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Bebop Spoken There

KT Reeder: "The idea of teaching somebody to improvise is just bloody ridiculous. In this country jazz has been appropriated by universities. They have jazz courses, and they churn out people who have a degree in jazz, which makes me feel very nauseous, the idea that you can be trained to do jazz." - (Giant Steps by David Burke)

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Hudson Music: Lance's "Bebop Spoken Here" is one of the heaviest and most influential jazz blogs in the UK.

Rupert Burley (Dynamic Agency): "BSH just goes from strength to strength".

'606' Club: "A toast to Lance Liddle of the terrific jazz blog 'Bebop Spoken Here'"

The Strictly Smokin' Big Band included Be Bop Spoken Here (sic) in their 5 Favourite Jazz Blogs.

Postage

13,248 (and counting) posts since we started blogging 13 years ago. 667 of them this year alone and, so far, 75 this month (May 16).

Coming soon ...



May 20: Vieux Carré Jazzmen at The Holystone (Indoors!)
May 20 Maine Street Jazzmen are back at Sunniside Social Club. 8:30pm start.
May 23: Vieux Carré Hot Four are back at The Spanish City.

June 21: Jazz in the Afternoon are back at Cullercoats Crescent Club. (Revised date).
June 23: Vieux Carré Jazzmen are back at Cullercoats Crescent Club. (Revised date).

Sunday, April 21, 2013

Hot Fingers: Customs House, South Shields: Friday April 19.


Thomas ‘Spats’ Langham (banjo, guitar, ukulele, vocals, wearing spats); Danny Blyth (guitar, mandolin, clarinet, bass clarinet, triangle, vocals); Malcolm Sked (bass, tuba, vocals)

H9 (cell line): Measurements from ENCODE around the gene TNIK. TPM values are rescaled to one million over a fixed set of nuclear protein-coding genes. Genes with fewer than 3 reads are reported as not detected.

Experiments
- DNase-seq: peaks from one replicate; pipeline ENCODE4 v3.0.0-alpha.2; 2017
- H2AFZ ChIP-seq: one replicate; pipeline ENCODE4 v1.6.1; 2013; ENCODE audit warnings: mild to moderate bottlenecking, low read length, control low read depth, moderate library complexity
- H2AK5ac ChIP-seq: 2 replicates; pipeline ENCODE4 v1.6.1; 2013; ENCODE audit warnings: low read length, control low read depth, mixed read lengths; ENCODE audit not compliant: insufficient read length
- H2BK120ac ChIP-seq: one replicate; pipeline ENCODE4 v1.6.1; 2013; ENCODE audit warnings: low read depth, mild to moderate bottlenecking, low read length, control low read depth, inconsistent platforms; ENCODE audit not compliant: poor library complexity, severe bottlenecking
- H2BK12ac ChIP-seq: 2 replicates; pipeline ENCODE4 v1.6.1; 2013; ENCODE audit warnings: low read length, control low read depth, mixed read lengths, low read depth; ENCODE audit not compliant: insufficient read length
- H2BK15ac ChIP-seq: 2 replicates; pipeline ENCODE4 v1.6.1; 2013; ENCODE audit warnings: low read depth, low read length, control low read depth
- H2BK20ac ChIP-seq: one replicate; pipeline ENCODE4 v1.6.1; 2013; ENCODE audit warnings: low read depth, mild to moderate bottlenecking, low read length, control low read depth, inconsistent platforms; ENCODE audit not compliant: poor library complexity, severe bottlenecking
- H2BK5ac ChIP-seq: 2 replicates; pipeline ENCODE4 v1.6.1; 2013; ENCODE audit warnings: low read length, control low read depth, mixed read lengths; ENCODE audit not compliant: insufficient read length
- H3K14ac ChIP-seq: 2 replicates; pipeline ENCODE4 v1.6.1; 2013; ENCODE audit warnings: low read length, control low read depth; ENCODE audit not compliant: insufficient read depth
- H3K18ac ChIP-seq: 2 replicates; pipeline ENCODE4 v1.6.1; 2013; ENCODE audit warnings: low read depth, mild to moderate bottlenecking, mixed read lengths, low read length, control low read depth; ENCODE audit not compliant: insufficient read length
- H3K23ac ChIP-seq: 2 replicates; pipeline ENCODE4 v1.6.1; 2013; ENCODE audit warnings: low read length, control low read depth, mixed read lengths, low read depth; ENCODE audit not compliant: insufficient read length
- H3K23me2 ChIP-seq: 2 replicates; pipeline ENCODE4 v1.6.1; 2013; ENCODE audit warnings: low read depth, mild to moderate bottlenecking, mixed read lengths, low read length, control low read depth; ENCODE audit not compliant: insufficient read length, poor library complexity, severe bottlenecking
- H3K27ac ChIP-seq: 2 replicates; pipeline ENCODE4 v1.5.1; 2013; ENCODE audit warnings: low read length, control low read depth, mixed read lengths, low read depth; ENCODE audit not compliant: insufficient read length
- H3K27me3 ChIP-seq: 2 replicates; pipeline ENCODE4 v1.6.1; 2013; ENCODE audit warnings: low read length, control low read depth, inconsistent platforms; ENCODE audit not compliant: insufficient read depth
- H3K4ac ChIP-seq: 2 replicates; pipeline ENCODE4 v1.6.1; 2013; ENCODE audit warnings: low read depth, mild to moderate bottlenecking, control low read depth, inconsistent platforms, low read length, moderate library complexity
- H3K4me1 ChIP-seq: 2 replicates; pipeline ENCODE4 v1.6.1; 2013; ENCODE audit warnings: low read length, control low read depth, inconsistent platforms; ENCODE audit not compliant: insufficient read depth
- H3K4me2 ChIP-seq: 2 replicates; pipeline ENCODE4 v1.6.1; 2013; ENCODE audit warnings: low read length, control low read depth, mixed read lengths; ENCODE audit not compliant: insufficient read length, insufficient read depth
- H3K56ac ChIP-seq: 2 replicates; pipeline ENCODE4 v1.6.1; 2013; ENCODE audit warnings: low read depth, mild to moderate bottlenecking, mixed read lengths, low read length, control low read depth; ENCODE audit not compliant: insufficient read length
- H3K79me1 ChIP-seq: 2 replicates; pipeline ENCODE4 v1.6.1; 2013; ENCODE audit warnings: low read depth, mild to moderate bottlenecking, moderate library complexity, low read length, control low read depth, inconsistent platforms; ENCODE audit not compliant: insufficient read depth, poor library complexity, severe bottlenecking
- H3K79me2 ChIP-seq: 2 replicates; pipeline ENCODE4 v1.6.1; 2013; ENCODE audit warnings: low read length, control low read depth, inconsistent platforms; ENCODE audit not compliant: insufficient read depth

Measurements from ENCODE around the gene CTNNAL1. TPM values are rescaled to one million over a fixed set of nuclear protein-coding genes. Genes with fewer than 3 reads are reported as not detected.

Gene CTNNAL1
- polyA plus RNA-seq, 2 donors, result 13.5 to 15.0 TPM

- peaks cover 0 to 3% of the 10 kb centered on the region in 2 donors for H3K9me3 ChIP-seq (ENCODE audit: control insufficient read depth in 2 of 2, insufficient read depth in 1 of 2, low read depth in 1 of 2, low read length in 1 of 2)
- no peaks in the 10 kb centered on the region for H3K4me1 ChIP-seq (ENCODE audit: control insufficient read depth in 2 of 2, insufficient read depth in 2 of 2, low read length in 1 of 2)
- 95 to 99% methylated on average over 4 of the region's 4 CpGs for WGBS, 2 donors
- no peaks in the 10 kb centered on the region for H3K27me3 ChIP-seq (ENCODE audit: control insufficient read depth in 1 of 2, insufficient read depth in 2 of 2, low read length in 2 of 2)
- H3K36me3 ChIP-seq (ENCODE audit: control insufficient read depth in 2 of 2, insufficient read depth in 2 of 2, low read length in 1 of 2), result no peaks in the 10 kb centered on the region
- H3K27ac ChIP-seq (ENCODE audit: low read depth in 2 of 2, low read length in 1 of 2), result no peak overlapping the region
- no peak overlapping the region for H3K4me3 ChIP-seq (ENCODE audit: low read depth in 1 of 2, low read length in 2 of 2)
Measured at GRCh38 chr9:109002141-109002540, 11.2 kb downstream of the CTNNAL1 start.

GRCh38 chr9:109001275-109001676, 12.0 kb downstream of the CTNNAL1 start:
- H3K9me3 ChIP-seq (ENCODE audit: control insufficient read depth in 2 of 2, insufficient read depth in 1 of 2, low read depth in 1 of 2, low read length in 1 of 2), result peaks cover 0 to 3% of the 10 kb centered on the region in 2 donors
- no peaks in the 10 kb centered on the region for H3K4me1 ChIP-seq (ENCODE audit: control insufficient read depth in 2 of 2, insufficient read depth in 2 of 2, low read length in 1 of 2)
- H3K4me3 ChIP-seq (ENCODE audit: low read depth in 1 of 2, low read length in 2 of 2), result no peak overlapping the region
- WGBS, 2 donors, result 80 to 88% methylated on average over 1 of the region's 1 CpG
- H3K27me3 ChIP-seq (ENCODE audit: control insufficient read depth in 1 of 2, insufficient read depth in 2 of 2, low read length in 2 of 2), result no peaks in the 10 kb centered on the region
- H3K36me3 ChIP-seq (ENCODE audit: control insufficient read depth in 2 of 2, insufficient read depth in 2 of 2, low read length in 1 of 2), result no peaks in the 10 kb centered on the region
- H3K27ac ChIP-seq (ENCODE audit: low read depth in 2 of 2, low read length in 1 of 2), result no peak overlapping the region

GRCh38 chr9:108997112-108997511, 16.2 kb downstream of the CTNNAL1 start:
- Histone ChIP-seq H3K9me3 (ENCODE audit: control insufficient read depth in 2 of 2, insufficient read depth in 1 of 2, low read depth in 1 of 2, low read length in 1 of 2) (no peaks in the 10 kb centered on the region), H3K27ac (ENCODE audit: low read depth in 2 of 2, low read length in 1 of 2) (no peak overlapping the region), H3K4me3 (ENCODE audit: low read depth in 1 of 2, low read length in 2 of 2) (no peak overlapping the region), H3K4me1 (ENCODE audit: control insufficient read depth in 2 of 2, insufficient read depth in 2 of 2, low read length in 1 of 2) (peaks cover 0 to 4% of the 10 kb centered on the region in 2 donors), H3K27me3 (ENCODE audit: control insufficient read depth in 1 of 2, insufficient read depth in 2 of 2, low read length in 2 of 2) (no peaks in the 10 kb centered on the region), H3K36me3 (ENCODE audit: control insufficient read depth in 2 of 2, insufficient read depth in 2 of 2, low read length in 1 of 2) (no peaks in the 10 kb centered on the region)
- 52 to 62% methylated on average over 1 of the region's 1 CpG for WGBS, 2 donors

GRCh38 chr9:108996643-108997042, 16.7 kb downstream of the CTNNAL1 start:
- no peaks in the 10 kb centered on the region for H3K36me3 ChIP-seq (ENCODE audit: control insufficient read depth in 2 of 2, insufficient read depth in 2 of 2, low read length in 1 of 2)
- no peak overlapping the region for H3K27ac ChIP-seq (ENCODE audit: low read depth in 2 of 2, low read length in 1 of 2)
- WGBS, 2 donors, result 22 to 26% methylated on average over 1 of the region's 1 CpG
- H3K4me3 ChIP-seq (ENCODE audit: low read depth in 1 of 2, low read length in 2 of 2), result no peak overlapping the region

(Review by Ann Alex)
What a fun night was enjoyed by all, including Lucy (aged 7, I suppose) sitting at our table, when this band played to a full house, giving us loads of tunes and songs from the 1920’s, many anecdotes from Spats about the composers and performers of the past, and amusing crazy lyrics in many of the songs.  
They certainly knew how to write a happy song way back then.  I quote:   ‘God charges no rent’ (from the singing of Al Bowlly, in The Old Man Of The Mountains); robots mentioned for the first time in the song Persian Rug; from the song It All Belongs To Me (about a likeable woman), ‘a disposition like a sugar bowl’.
From a 1925 song about a beautiful woman: ’she could take a Scotsman out to shop’.
And of course, very skilled playing from the band.  Spats' banjo was wonderfully tuneful with varied tones, the best banjo I’ve heard anywhere. Danny Blyth is a skilled multi instrumentalist, blowing, plucking and tapping, and it was good to see such an unusual instrument as the bass clarinet, which stands on a spike like a cello.  And I mustn’t forget the triangle, you don’t see many of them at jazz do’s. Malcolm Sked was a faithful anchor man, with the rude-sounding tuba and a steady bass which produced good tunes.  You had to be there to fully appreciate the chat and humour, but if I mention some of the songs, you’ll get the idea.  We had Shanghai Shuffle; Change Partners; Leisure Town; Skirts (this was recorded by Billy Cotton);The Harry Lime Theme; A Russian Lullaby; In A Persian Market; Doux Ambience; Good Little Bad Little You; Brother Can You Spare A Dime? (this was banned in the USA originally); You Can’t Get To Heaven That Way (the audience clapped along); Besame Mucho (the audience sang the chorus); By A Waterfall; Nagasaki; Buona Sera.
The evening was rounded off with a well-deserved encore  I’ll See You In My Dreams.
Good all round jazz-based entertainment, which could be enjoyed by non-jazzers as well, and would be an excellent introduction to jazz for beginners.  
Ann Alex
   

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